Friday, February 23, 2007
How NOT to do Customer Support
Of all the many jobs I have had, IP network tech is the one I've done the most recently. My roommate and I have Comcast Cable for our TV and Internet, and can't wait for Verizon's fiber optic service to hit my neighborhood in Northern Virginia.
However, I must admit Comcast hasn't been as bad as I feared. I have heard and lived through horror stories of improper billing, bad service and lousy throughput, but things, knock on wood, have been fine for 17 of the 18 months we've had Comcast.
The past month, though, the cable modem has had difficulty synchronizing to the cable network. Cable TV is fine, router is fine, but the modem will just suddenly reset with the connection, and requires a power cycle just to resync with the Comcast network.
My roommate called to their tech support during Super Bowl week. The tech confirmed that the signal between the cable modem and the network was weak. He asked if we could call again when it was completely out. Sure thing.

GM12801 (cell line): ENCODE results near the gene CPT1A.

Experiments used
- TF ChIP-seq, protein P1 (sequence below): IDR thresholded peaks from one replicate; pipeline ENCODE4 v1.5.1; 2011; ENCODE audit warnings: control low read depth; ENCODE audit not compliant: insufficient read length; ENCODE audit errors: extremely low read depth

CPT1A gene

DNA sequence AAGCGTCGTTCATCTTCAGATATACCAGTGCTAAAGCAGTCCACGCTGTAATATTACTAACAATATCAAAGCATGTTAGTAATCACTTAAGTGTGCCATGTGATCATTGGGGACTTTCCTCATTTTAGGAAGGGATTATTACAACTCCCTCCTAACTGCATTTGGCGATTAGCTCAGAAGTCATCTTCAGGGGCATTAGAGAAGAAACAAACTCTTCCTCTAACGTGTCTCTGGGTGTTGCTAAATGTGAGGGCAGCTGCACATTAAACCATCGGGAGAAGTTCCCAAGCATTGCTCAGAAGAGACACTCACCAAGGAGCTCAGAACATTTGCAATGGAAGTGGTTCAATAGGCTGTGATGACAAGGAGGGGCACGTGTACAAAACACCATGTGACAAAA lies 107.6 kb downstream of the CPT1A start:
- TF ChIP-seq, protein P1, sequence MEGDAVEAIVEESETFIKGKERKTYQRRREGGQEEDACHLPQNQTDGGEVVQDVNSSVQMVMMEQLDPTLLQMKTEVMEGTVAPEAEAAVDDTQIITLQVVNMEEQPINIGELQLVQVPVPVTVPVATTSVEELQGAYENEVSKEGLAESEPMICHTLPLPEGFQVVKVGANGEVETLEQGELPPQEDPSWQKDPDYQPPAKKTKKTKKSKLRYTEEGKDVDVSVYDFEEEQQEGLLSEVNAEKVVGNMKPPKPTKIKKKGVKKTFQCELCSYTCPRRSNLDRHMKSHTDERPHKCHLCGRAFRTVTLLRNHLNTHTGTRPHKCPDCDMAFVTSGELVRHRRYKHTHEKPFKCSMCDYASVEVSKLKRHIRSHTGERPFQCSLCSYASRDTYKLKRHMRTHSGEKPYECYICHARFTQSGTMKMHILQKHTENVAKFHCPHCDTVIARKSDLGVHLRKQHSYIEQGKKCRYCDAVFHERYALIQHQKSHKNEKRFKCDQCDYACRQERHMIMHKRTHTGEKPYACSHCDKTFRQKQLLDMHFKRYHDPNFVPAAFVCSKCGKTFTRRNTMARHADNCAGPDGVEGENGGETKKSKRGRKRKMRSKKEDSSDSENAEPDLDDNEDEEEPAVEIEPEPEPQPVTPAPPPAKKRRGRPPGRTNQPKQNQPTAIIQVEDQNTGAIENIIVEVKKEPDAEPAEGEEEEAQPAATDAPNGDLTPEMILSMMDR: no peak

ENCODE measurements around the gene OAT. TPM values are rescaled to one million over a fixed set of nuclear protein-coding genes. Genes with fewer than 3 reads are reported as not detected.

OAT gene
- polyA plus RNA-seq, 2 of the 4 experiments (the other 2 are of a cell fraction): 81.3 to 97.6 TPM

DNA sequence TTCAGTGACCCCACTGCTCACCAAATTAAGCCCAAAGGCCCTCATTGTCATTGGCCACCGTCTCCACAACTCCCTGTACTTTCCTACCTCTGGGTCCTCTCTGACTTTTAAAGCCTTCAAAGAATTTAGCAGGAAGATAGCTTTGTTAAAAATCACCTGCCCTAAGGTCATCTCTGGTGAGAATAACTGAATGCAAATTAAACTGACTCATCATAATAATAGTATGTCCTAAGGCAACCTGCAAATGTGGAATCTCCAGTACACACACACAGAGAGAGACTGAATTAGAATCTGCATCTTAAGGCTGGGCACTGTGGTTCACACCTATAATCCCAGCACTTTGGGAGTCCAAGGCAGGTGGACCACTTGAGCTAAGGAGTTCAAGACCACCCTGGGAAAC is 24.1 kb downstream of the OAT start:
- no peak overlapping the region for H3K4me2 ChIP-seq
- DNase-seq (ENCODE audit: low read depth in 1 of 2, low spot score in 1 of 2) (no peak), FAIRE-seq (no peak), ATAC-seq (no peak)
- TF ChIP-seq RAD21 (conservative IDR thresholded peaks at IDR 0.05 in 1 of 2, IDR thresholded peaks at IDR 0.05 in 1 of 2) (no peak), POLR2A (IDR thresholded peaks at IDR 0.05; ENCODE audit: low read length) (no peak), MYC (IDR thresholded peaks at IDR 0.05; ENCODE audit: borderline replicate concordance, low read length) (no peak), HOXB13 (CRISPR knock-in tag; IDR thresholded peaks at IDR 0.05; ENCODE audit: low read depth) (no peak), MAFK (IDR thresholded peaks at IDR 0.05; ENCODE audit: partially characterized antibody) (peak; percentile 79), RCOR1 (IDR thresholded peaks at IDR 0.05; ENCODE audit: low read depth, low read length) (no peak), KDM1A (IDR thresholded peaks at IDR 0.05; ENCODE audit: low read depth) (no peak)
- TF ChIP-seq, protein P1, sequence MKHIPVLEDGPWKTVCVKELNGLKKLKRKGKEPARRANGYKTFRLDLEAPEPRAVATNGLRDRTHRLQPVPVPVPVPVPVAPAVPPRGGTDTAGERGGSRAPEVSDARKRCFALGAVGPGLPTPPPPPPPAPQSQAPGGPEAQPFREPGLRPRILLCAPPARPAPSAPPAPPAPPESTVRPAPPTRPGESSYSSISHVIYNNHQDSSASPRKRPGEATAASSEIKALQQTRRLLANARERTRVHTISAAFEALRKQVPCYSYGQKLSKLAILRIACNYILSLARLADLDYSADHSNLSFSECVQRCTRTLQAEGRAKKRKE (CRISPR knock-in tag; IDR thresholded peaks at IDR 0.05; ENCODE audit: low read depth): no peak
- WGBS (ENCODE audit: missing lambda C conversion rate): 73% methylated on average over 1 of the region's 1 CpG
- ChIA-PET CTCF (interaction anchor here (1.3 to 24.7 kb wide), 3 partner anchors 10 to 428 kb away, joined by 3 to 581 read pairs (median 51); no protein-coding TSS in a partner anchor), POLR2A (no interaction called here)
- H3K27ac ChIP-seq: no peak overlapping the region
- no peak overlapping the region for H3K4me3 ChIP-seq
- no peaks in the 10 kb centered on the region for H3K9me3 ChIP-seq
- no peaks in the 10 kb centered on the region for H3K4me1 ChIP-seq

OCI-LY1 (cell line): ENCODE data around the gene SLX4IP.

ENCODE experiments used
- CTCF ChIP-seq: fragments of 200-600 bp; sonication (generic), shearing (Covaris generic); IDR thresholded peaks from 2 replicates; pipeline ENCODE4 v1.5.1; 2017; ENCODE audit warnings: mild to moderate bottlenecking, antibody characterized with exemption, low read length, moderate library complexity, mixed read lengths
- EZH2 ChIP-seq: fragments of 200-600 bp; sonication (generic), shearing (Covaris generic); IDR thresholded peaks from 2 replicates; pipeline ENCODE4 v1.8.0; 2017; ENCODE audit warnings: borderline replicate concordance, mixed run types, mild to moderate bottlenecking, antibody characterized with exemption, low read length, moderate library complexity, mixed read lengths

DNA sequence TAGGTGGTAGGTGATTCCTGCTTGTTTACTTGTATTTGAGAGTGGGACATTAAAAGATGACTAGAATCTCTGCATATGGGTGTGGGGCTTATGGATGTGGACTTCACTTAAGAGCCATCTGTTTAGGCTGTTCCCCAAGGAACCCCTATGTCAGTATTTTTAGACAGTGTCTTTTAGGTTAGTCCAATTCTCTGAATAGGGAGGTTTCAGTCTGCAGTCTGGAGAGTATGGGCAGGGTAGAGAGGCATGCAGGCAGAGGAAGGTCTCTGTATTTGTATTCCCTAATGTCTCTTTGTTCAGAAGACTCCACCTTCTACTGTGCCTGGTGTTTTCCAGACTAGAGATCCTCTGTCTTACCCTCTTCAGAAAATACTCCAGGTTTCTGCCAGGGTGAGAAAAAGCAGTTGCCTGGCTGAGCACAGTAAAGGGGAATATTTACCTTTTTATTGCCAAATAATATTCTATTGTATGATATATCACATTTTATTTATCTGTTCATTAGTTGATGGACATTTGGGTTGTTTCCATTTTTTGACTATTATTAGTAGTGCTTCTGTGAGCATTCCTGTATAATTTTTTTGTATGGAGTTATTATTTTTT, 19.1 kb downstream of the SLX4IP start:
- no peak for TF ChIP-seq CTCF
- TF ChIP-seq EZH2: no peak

We did, and again, their first-level tech support said the signal was weak. They'd send a truck out.
The guy was just here. He was, for all intents and purposes, not the swiftest cat they could have sent out. He was a subcontractor (always a bad sign) and said - get this - that our router was causing the problems. I said "How can our router knock your cable modem offline and deteriorate the signal on the Comcast network?" He said "Because your cable modem only supplies one IP."
I said "Right...and the router takes that one IP and supplies us with private IPs. What's your point?"
He said "The cable modem is fine."
I said "OK, then why is it dropping the signal?"
He said "your router burn out cable modem."
I said "Then why does it still work occasionally and the Comcast folks say that the signal coming to the cable modem is weak?"
He insisted that we were connecting too many computers to the router, and it burned out. The cable modem is fine, he said again. For the record, we have a laptop, 2 desktops, a Wii and a TiVO on the network, with a media server and a Xbox as sometime-connectors.
I told him that I was a networking tech, and what he was saying didn't make any sense. Comcast gives us an IP address that we sub out into a private IP range - in other words, exactly what 90% of the rest of their customers do. I asked him to show me the specs.